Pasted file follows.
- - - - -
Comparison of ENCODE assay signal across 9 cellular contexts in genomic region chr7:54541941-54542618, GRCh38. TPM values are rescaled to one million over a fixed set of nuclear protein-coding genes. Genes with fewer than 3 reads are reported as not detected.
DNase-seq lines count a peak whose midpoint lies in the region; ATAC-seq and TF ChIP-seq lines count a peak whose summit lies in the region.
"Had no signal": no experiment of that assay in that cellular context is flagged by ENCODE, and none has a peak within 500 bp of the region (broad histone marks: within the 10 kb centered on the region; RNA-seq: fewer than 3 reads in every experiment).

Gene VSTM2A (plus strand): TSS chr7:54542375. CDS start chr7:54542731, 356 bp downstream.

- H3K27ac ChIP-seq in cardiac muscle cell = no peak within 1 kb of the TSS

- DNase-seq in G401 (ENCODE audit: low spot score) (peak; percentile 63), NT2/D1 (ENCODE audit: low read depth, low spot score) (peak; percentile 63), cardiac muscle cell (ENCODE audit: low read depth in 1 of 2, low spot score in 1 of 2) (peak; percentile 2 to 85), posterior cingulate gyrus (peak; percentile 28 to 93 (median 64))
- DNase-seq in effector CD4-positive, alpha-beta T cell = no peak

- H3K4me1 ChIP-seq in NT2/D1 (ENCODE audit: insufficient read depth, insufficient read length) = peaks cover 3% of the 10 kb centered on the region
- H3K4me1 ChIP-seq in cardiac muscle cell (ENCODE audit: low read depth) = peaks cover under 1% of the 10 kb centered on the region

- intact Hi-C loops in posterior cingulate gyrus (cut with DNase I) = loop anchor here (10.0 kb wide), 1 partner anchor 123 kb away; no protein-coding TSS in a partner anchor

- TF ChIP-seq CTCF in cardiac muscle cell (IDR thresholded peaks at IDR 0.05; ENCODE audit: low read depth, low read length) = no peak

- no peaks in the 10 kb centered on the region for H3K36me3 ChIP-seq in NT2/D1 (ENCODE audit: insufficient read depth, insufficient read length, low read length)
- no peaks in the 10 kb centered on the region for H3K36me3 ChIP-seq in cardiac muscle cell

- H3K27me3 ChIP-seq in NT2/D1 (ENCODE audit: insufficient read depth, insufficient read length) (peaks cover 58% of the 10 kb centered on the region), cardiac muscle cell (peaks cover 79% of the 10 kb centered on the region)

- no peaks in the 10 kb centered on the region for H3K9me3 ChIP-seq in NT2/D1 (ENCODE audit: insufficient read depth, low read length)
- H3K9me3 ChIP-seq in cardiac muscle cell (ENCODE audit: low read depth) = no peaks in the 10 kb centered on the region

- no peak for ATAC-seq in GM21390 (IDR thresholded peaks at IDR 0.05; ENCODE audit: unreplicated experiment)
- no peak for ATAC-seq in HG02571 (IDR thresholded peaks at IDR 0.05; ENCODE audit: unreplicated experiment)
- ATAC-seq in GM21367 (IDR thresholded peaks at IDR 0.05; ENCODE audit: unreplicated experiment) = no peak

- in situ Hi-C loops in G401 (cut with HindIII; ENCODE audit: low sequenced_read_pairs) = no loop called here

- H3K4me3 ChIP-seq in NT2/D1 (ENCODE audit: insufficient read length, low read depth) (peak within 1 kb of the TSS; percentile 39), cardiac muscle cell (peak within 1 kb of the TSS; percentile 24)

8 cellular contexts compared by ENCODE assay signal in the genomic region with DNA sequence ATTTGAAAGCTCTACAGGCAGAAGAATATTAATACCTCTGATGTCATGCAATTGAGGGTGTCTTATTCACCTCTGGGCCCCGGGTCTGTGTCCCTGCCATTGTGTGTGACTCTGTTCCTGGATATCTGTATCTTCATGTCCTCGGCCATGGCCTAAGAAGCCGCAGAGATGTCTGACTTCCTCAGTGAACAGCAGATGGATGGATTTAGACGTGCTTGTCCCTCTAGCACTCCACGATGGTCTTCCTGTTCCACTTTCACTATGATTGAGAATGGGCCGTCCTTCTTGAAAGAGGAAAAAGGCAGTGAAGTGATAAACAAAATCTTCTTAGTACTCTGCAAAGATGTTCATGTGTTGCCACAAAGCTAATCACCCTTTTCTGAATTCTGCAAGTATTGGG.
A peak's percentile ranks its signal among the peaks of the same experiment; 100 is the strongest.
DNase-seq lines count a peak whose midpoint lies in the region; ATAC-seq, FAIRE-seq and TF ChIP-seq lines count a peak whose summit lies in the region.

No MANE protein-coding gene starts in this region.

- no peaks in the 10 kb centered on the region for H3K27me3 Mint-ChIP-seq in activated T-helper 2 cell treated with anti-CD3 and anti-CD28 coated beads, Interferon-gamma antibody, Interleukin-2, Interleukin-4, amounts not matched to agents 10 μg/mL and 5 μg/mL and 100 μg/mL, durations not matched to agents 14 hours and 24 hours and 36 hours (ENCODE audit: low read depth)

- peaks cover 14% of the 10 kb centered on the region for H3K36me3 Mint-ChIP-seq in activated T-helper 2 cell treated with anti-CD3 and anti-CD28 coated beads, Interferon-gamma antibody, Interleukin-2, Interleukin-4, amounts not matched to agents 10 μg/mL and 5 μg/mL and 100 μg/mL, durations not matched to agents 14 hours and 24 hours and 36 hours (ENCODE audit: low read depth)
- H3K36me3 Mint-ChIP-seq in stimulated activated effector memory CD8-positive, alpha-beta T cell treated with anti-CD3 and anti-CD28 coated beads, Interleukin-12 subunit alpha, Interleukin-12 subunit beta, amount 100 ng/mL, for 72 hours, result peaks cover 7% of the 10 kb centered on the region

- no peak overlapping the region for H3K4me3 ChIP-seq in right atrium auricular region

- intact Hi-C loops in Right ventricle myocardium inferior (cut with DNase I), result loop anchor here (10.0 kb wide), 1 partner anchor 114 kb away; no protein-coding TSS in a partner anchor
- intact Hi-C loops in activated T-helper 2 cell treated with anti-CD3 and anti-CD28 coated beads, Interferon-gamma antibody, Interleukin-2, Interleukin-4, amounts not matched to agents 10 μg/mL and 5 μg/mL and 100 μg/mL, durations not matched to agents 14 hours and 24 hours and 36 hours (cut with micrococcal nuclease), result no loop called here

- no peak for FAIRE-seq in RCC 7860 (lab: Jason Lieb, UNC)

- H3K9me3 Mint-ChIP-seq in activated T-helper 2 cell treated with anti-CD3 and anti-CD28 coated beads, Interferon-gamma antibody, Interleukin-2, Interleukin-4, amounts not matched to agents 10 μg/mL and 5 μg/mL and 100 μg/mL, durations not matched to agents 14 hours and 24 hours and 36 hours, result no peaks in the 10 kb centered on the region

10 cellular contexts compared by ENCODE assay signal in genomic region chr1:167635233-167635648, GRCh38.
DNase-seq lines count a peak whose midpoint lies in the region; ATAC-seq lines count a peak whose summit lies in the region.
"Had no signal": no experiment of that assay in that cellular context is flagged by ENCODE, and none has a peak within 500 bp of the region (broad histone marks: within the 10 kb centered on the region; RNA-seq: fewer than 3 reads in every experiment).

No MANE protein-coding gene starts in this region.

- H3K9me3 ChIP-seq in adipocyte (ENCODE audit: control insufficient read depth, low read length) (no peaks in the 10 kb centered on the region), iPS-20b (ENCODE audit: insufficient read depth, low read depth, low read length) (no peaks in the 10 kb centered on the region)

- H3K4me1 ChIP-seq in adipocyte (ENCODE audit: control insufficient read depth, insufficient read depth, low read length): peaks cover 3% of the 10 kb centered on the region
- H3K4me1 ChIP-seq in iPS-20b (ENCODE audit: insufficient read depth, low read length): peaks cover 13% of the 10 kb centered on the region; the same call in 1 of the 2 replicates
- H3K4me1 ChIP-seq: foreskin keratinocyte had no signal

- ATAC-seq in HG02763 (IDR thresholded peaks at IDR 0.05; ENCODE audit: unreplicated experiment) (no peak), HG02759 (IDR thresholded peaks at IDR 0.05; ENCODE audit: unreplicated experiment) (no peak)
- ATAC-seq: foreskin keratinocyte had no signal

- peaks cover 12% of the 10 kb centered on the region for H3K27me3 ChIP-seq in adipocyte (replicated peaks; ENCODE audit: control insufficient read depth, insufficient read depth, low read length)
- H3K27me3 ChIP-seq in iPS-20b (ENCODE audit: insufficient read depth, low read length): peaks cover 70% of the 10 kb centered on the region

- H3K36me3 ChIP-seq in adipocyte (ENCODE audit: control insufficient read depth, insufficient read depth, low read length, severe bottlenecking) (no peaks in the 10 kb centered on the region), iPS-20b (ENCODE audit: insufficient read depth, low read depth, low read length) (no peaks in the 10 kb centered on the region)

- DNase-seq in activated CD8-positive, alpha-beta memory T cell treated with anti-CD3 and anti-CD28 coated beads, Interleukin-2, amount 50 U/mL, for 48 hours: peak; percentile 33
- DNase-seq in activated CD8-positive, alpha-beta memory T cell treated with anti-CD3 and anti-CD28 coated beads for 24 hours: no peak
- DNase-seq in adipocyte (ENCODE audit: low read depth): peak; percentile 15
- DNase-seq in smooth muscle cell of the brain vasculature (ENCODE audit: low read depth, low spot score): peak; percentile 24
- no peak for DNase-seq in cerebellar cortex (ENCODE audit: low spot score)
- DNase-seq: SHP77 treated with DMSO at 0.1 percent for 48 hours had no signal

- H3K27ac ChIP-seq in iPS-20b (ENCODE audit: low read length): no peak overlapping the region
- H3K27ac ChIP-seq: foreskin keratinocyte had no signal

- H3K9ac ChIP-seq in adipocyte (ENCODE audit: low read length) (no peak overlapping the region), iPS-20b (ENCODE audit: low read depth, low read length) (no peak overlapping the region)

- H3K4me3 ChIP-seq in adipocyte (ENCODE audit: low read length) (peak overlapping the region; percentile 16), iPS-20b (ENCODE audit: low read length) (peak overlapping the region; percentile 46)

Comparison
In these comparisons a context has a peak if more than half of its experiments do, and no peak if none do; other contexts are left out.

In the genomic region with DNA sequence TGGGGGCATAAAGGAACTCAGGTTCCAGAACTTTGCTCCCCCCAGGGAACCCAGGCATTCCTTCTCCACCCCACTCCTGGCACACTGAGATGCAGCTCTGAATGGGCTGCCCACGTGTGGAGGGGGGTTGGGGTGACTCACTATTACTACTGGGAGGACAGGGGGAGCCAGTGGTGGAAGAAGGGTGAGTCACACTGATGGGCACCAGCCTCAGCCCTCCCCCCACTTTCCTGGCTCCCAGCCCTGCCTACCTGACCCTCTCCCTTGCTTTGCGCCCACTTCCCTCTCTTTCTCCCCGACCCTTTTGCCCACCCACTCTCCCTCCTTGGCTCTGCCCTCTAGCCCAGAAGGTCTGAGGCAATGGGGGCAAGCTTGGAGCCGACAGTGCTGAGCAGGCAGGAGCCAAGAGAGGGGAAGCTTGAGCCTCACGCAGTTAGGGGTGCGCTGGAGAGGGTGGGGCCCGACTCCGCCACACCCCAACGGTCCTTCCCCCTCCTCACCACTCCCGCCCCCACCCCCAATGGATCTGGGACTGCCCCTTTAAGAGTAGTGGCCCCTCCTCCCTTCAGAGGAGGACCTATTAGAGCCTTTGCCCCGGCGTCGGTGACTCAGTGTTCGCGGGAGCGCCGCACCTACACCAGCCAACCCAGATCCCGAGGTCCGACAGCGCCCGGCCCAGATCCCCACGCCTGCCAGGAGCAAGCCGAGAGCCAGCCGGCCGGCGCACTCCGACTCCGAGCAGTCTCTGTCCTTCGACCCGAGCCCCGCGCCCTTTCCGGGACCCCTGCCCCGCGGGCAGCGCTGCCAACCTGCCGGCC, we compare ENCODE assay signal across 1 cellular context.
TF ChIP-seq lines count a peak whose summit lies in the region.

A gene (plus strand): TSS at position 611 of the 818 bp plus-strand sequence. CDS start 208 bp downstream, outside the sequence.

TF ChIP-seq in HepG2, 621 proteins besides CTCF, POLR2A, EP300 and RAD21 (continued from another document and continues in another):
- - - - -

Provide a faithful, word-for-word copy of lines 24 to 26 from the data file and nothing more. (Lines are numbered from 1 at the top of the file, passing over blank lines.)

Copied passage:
DNase-seq lines count a peak whose midpoint lies in the region; ATAC-seq, FAIRE-seq and TF ChIP-seq lines count a peak whose summit lies in the region.

No MANE protein-coding gene starts in this region.

- no peaks in the 10 kb centered on the region for H3K27me3 Mint-ChIP-seq in activated T-helper 2 cell treated with anti-CD3 and anti-CD28 coated beads, Interferon-gamma antibody, Interleukin-2, Interleukin-4, amounts not matched to agents 10 μg/mL and 5 μg/mL and 100 μg/mL, durations not matched to agents 14 hours and 24 hours and 36 hours (ENCODE audit: low read depth)